If Putin is as autocratic and unstable as we are told, would he resort to attacking a NATO ally or using nuclear weapons if facing ultimate defeat? Can anyone be certain this option is off the table for him? That’s a big bet, but it sure seems like the bet America is making. If a desperate Putin did use nuclear weapons, America has already said it would result in “catastrophic consequences.” This is a nightmare scenario that must be avoided at all costs.

All risks considered, a negotiated settlement appears to be the best way out of this war. A recent report by the Rand Corporation, the world’s preeminent defense policy think tank, came to just this conclusion. The Rand authors concluded that the U.S. cannot support the war in Ukraine long-term and simultaneously press forward other priorities like protecting Taiwan from China. Yet, to date, the U.S. policy has not pushed for a settlement of any sort. To the contrary, President Joe Biden has emphasized that support will continue for as long as necessary and that decisions on negotiations are for Ukraine alone.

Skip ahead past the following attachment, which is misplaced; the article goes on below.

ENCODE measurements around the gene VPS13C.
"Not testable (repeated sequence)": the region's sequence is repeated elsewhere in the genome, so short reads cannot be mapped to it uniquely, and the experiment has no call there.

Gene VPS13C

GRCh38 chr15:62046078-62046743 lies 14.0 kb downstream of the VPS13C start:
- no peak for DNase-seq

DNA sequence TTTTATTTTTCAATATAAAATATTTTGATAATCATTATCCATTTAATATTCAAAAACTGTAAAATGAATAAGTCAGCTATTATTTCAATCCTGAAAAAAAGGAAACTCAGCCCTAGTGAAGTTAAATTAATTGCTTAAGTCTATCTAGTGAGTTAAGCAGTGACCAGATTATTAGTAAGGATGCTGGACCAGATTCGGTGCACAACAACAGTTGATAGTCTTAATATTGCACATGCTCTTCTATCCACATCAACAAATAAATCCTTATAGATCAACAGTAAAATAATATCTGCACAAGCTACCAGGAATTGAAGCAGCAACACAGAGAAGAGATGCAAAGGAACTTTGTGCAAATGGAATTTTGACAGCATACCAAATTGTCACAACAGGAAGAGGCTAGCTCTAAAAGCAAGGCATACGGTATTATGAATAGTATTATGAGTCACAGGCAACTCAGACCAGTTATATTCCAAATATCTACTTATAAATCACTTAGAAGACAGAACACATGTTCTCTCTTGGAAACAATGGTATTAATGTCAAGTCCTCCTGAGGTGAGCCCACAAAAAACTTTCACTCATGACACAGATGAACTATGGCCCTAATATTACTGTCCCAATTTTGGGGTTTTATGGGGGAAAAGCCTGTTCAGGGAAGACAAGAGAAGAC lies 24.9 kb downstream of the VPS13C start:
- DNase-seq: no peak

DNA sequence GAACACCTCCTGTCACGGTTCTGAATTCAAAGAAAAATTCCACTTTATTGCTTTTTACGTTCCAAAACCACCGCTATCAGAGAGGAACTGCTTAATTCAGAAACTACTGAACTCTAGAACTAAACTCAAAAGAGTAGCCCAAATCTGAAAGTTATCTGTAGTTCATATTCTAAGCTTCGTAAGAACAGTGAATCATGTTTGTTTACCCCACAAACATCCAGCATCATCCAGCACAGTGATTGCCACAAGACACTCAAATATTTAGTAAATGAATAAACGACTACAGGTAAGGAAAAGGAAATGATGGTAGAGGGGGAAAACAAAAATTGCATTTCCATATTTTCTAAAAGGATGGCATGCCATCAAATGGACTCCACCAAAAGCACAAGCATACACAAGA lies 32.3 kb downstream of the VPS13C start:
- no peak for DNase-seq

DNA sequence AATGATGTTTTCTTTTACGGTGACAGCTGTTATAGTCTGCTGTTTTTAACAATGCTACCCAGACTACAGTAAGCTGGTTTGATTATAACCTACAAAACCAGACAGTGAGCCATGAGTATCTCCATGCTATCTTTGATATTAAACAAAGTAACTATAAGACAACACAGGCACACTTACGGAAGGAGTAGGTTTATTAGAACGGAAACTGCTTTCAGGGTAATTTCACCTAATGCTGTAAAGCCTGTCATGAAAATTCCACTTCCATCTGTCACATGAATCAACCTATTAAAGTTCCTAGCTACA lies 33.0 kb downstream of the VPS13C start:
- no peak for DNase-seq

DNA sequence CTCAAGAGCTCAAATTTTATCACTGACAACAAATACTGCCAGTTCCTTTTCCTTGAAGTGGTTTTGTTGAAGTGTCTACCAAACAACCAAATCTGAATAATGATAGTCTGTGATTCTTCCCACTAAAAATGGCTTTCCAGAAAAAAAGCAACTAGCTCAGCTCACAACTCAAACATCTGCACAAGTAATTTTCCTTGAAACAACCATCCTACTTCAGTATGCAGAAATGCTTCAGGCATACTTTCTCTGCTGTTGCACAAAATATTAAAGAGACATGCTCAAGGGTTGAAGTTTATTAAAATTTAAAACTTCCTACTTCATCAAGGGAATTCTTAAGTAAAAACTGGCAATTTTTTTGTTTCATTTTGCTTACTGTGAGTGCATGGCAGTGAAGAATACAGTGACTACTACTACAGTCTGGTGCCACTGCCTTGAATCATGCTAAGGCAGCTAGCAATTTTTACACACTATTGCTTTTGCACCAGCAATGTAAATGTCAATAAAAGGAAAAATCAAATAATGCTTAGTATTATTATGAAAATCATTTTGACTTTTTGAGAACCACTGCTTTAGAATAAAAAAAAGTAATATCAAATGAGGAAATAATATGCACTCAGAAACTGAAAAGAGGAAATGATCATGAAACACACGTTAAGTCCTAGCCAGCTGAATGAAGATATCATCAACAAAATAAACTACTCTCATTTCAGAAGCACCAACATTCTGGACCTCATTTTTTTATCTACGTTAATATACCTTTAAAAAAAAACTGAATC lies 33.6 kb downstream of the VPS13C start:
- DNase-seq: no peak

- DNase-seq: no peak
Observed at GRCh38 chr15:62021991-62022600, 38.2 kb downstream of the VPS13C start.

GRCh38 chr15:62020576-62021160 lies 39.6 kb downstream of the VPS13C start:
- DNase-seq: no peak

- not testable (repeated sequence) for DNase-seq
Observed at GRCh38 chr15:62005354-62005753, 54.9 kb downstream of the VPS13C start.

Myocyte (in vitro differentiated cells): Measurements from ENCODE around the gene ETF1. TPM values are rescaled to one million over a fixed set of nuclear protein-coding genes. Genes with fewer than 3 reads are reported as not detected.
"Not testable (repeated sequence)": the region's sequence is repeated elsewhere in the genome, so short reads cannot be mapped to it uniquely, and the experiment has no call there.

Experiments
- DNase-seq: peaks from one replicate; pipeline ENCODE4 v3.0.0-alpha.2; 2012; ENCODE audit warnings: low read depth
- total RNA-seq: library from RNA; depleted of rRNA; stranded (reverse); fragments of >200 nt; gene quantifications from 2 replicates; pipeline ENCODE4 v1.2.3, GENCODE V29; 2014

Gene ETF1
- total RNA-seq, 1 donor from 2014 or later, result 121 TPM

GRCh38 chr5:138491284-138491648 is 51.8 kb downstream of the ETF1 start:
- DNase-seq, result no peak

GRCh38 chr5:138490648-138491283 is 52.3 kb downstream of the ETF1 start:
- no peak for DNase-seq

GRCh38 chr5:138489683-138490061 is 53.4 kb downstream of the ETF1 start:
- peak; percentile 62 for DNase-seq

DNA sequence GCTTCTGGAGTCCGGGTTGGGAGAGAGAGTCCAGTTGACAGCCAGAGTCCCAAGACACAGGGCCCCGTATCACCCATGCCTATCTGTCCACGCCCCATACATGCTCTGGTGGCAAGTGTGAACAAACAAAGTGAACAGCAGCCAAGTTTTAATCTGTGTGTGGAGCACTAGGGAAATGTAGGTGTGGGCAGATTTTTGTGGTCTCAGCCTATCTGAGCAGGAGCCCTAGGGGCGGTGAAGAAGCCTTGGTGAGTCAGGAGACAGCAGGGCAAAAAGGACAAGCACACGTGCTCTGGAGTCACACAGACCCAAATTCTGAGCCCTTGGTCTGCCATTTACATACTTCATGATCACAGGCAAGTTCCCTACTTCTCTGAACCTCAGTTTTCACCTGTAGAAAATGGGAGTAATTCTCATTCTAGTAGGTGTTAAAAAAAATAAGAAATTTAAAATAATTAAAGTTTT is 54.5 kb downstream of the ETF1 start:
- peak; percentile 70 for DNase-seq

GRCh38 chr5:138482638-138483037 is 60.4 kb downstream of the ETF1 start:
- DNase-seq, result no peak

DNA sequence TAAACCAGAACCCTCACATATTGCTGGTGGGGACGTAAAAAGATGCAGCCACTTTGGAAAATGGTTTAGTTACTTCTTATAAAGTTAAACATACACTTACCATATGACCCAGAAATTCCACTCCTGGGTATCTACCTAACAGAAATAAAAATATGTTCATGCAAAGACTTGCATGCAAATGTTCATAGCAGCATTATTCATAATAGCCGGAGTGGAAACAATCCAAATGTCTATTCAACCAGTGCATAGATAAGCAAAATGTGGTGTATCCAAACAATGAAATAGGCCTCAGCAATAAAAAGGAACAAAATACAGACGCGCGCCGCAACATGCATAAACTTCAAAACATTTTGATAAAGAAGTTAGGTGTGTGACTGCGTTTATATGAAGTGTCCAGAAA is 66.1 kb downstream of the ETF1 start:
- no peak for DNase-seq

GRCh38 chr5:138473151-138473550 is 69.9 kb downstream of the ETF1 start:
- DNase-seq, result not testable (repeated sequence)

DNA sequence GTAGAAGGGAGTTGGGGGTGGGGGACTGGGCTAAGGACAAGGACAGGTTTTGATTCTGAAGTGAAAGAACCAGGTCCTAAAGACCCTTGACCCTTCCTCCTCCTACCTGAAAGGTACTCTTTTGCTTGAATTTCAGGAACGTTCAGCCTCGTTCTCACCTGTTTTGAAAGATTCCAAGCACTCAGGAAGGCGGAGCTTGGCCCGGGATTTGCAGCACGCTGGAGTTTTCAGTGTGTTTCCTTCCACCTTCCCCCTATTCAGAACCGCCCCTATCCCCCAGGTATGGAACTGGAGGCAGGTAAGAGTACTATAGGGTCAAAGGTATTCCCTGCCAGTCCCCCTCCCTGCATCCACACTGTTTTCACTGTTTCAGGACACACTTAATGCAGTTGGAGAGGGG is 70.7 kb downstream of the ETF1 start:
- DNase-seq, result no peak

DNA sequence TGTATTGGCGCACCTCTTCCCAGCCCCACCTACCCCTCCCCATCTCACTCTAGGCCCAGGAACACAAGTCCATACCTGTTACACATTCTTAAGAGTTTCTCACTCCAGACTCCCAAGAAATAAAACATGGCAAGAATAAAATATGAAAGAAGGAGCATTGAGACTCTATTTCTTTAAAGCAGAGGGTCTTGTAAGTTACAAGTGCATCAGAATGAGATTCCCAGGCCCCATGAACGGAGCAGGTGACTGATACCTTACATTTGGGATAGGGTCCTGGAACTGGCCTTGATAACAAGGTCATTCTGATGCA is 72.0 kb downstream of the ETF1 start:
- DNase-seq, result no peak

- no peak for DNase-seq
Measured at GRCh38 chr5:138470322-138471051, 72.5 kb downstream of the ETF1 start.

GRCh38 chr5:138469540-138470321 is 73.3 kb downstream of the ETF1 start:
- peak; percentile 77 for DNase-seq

In the plainest terms, the current policy is essentially “here’s a blank check” available forever. This honestly does not seem like an adult strategy. It’s fanciful. Given America’s financial state, its other priorities, the risk of the war expanding to draw in NATO, the fact that the current strategy is drawing China and Russia closer together, and the risk of a desperate Putin using nuclear weapons, it’s past time for a more realistic strategy. That strategy has to include a push to end the war without American blood being shed. You don’t need to be a Putin sympathizer to have this view. You just need to be someone looking out for America’s interests and protecting the lives of Americans above all else. It’s time for the U.S. to press for peace.